Great music is deathless. Sometimes, however, death cruelly stalks a young artist, taking her away from us before she’s barely begun to bloom. Such was the case for Eva Cassidy.

I’ve often thought about the worldwide impact Eva has had since her passing in November of 1996. Our boisterous world is full of voices that momentarily impress---then fade into background after a few listens. There are only a few voices, like Eva’s, that float on unseen currents and circulate eternally.

I came to Cassidy glancingly, her name mentioned in confidence, as though people were sharing a private concern, protecting her as if she were imagined. In print, I discovered her story and it grabbed my attention: an article in the New York Times about a young woman, dead from an aggressive melanoma at age 33, who was outselling many of the current pop entities of the day.

At the time, I was publishing the Jazz Report Magazine and accumulating a vast number of CDs, four or five review copies adding to the heap each day. Something clicked; I remembered seeing Cassidy’s name on one of the CD-laden shelves. I recalled her album cover and its unattractive artwork---always one of my pet peeves with submitted recordings. Far too many arrive with artwork that fails to enhance or speak to the quality of the music within. My earlier, cursory glance at the CD had made me fear that Cassidy fell into that amateur league.  So it went unheard. Until now.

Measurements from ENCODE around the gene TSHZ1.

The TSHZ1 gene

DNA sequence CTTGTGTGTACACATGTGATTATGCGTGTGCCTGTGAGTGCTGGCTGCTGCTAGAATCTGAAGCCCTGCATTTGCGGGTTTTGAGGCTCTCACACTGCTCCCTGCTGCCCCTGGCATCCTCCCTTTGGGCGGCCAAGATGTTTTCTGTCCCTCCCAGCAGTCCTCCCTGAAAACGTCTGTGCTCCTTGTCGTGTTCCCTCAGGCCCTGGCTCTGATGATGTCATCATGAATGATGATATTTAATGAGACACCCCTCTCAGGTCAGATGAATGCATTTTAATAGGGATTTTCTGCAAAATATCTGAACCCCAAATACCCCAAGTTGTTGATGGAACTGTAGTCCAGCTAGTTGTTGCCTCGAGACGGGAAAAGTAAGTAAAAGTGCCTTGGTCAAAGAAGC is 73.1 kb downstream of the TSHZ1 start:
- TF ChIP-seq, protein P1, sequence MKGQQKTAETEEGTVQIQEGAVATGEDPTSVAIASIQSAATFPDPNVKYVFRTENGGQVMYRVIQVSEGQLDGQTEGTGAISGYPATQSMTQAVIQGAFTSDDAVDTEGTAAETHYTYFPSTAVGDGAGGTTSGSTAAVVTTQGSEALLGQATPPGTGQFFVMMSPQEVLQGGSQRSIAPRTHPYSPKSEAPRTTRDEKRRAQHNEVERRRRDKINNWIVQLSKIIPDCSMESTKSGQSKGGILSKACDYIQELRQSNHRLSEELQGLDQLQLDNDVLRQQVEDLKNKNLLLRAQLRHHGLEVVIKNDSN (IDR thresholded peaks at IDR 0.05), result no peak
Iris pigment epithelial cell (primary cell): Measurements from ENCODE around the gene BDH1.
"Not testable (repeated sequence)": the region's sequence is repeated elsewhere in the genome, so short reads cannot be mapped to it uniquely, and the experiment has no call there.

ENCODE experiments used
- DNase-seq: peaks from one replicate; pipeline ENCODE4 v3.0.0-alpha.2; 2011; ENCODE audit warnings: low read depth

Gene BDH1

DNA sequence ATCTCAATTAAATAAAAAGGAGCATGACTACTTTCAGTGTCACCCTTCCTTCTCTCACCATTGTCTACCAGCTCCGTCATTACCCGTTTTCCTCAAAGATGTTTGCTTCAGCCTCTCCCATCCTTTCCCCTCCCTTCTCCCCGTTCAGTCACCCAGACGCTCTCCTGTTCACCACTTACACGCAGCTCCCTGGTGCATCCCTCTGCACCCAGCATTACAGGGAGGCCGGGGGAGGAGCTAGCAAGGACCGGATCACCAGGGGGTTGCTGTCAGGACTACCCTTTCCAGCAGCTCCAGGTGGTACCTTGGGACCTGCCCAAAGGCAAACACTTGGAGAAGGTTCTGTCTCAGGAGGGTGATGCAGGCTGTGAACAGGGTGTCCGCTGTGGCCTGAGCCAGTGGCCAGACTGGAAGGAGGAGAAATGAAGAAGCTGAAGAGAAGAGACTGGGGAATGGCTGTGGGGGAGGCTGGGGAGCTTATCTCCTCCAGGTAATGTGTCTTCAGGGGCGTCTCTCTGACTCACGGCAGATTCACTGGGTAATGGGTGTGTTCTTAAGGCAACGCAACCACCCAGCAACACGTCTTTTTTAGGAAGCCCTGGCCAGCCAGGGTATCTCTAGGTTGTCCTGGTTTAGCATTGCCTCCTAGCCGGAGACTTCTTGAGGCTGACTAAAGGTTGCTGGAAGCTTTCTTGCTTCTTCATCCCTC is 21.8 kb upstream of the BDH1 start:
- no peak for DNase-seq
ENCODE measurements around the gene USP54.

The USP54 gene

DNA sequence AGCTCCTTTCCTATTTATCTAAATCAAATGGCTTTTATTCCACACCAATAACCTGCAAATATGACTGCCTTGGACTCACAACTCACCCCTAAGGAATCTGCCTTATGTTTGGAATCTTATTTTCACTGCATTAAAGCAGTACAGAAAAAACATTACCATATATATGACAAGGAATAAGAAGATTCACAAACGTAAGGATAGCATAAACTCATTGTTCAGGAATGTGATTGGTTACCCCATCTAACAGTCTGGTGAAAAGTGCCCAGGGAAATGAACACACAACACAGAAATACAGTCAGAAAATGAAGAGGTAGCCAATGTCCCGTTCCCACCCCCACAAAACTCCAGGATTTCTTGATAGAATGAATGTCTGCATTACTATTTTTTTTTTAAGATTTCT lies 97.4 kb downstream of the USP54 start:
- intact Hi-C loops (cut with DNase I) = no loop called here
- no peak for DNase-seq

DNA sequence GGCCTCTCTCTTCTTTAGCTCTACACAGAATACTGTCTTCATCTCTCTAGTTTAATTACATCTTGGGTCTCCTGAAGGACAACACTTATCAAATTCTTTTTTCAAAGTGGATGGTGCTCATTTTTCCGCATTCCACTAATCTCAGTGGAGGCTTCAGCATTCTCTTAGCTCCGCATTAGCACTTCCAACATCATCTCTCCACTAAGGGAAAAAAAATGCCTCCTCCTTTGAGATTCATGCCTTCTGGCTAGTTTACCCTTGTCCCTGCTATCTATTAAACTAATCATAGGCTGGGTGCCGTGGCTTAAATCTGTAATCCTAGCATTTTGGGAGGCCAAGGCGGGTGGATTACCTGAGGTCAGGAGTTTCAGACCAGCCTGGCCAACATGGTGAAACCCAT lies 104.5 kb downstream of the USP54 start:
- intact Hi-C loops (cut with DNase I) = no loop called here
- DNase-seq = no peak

The Magical Christmas Time Machine

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Submitted by Lenny Stoute 

We’ve all taken a ride on the Musical Time Machine. Y’know, there you are minding your business, secure in your world when of a sudden, a song comes on the radio or blasts out of a passing car and at once you’re a thousand miles from nowhere, in another time and place.

Especially at this most sentimental of seasons, the MTM factor is in full effect and not even the most Scrooge-like of souls can count on total immunity.

Wagah is the only legit land crossing between India and Pakistan. As you’d expect it’s a 24/7 brainfreeze of light, sound and colour. Kinda like a bomb going off in a confetti factory next door to a fireworks store, making the Big Apple seem moderately agitated in comparison. To pile on the panic, Christmas coincides with a couple of Hindi festivals in the area and the cross-border movements of the two contries' Christian populations.